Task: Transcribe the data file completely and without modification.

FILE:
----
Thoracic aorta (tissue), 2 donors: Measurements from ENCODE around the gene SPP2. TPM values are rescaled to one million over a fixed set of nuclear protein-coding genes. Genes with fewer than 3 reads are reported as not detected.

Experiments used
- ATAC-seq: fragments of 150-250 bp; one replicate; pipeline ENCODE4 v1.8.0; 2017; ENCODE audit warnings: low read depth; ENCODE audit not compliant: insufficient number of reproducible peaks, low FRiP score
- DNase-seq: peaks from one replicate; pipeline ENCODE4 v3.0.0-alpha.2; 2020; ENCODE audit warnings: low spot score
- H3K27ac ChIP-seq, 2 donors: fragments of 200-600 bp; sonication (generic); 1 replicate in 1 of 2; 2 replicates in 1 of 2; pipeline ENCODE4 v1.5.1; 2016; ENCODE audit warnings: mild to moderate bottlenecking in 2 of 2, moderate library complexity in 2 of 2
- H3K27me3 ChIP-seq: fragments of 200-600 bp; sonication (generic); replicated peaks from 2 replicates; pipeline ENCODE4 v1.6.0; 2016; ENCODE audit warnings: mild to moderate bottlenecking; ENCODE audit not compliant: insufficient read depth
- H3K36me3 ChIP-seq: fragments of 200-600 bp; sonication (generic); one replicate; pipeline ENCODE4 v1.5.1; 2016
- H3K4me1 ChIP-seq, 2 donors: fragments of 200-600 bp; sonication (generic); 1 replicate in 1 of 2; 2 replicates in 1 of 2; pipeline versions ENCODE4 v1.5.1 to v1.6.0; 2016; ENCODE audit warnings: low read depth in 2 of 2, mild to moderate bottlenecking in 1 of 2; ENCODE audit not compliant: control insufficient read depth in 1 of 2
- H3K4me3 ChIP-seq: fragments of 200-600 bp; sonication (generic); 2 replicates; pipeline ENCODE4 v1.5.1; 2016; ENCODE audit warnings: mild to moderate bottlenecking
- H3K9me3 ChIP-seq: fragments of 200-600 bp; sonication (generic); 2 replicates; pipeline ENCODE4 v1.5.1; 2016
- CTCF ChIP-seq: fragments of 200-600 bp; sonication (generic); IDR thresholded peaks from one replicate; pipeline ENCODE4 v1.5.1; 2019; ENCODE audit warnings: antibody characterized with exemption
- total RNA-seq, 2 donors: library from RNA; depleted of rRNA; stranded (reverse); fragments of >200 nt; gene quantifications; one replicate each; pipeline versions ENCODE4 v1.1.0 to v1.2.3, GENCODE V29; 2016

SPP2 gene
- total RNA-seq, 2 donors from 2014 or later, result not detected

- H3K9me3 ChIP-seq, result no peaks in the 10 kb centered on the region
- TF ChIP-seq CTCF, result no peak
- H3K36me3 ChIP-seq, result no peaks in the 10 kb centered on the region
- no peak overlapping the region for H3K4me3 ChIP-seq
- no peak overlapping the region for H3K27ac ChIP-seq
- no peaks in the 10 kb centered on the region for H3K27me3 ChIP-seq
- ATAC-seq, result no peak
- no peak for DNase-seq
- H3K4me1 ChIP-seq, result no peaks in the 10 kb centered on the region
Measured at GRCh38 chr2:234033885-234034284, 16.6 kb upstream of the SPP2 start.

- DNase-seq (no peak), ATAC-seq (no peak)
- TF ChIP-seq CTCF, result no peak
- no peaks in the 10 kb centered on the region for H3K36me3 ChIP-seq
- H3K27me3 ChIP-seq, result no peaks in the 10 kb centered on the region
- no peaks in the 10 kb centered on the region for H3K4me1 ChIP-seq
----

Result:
Thoracic aorta (tissue), 2 donors: Measurements from ENCODE around the gene SPP2. TPM values are rescaled to one million over a fixed set of nuclear protein-coding genes. Genes with fewer than 3 reads are reported as not detected.

Experiments used
- ATAC-seq: fragments of 150-250 bp; one replicate; pipeline ENCODE4 v1.8.0; 2017; ENCODE audit warnings: low read depth; ENCODE audit not compliant: insufficient number of reproducible peaks, low FRiP score
- DNase-seq: peaks from one replicate; pipeline ENCODE4 v3.0.0-alpha.2; 2020; ENCODE audit warnings: low spot score
- H3K27ac ChIP-seq, 2 donors: fragments of 200-600 bp; sonication (generic); 1 replicate in 1 of 2; 2 replicates in 1 of 2; pipeline ENCODE4 v1.5.1; 2016; ENCODE audit warnings: mild to moderate bottlenecking in 2 of 2, moderate library complexity in 2 of 2
- H3K27me3 ChIP-seq: fragments of 200-600 bp; sonication (generic); replicated peaks from 2 replicates; pipeline ENCODE4 v1.6.0; 2016; ENCODE audit warnings: mild to moderate bottlenecking; ENCODE audit not compliant: insufficient read depth
- H3K36me3 ChIP-seq: fragments of 200-600 bp; sonication (generic); one replicate; pipeline ENCODE4 v1.5.1; 2016
- H3K4me1 ChIP-seq, 2 donors: fragments of 200-600 bp; sonication (generic); 1 replicate in 1 of 2; 2 replicates in 1 of 2; pipeline versions ENCODE4 v1.5.1 to v1.6.0; 2016; ENCODE audit warnings: low read depth in 2 of 2, mild to moderate bottlenecking in 1 of 2; ENCODE audit not compliant: control insufficient read depth in 1 of 2
- H3K4me3 ChIP-seq: fragments of 200-600 bp; sonication (generic); 2 replicates; pipeline ENCODE4 v1.5.1; 2016; ENCODE audit warnings: mild to moderate bottlenecking
- H3K9me3 ChIP-seq: fragments of 200-600 bp; sonication (generic); 2 replicates; pipeline ENCODE4 v1.5.1; 2016
- CTCF ChIP-seq: fragments of 200-600 bp; sonication (generic); IDR thresholded peaks from one replicate; pipeline ENCODE4 v1.5.1; 2019; ENCODE audit warnings: antibody characterized with exemption
- total RNA-seq, 2 donors: library from RNA; depleted of rRNA; stranded (reverse); fragments of >200 nt; gene quantifications; one replicate each; pipeline versions ENCODE4 v1.1.0 to v1.2.3, GENCODE V29; 2016

SPP2 gene
- total RNA-seq, 2 donors from 2014 or later, result not detected

- H3K9me3 ChIP-seq, result no peaks in the 10 kb centered on the region
- TF ChIP-seq CTCF, result no peak
- H3K36me3 ChIP-seq, result no peaks in the 10 kb centered on the region
- no peak overlapping the region for H3K4me3 ChIP-seq
- no peak overlapping the region for H3K27ac ChIP-seq
- no peaks in the 10 kb centered on the region for H3K27me3 ChIP-seq
- ATAC-seq, result no peak
- no peak for DNase-seq
- H3K4me1 ChIP-seq, result no peaks in the 10 kb centered on the region
Measured at GRCh38 chr2:234033885-234034284, 16.6 kb upstream of the SPP2 start.

- DNase-seq (no peak), ATAC-seq (no peak)
- TF ChIP-seq CTCF, result no peak
- no peaks in the 10 kb centered on the region for H3K36me3 ChIP-seq
- H3K27me3 ChIP-seq, result no peaks in the 10 kb centered on the region
- no peaks in the 10 kb centered on the region for H3K4me1 ChIP-seq